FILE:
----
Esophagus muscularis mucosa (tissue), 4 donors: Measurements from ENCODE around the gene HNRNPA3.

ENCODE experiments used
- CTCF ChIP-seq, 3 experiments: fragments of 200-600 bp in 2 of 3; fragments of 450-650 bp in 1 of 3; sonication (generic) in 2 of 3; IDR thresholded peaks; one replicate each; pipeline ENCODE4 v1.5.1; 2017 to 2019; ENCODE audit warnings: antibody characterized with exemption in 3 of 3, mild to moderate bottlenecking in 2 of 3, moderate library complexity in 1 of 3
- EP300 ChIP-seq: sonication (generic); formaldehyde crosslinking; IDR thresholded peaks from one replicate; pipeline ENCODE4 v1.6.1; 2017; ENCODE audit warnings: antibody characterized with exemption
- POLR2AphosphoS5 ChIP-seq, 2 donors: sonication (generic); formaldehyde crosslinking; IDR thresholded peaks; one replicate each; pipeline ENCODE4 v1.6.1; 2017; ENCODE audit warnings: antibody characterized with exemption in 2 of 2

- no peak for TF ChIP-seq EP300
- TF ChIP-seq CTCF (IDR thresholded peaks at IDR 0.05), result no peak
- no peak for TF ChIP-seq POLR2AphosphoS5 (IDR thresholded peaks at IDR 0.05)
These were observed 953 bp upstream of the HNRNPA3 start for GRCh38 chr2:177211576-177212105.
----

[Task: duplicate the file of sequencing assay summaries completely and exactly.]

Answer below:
Esophagus muscularis mucosa (tissue), 4 donors: Measurements from ENCODE around the gene HNRNPA3.

ENCODE experiments used
- CTCF ChIP-seq, 3 experiments: fragments of 200-600 bp in 2 of 3; fragments of 450-650 bp in 1 of 3; sonication (generic) in 2 of 3; IDR thresholded peaks; one replicate each; pipeline ENCODE4 v1.5.1; 2017 to 2019; ENCODE audit warnings: antibody characterized with exemption in 3 of 3, mild to moderate bottlenecking in 2 of 3, moderate library complexity in 1 of 3
- EP300 ChIP-seq: sonication (generic); formaldehyde crosslinking; IDR thresholded peaks from one replicate; pipeline ENCODE4 v1.6.1; 2017; ENCODE audit warnings: antibody characterized with exemption
- POLR2AphosphoS5 ChIP-seq, 2 donors: sonication (generic); formaldehyde crosslinking; IDR thresholded peaks; one replicate each; pipeline ENCODE4 v1.6.1; 2017; ENCODE audit warnings: antibody characterized with exemption in 2 of 2

- no peak for TF ChIP-seq EP300
- TF ChIP-seq CTCF (IDR thresholded peaks at IDR 0.05), result no peak
- no peak for TF ChIP-seq POLR2AphosphoS5 (IDR thresholded peaks at IDR 0.05)
These were observed 953 bp upstream of the HNRNPA3 start for GRCh38 chr2:177211576-177212105.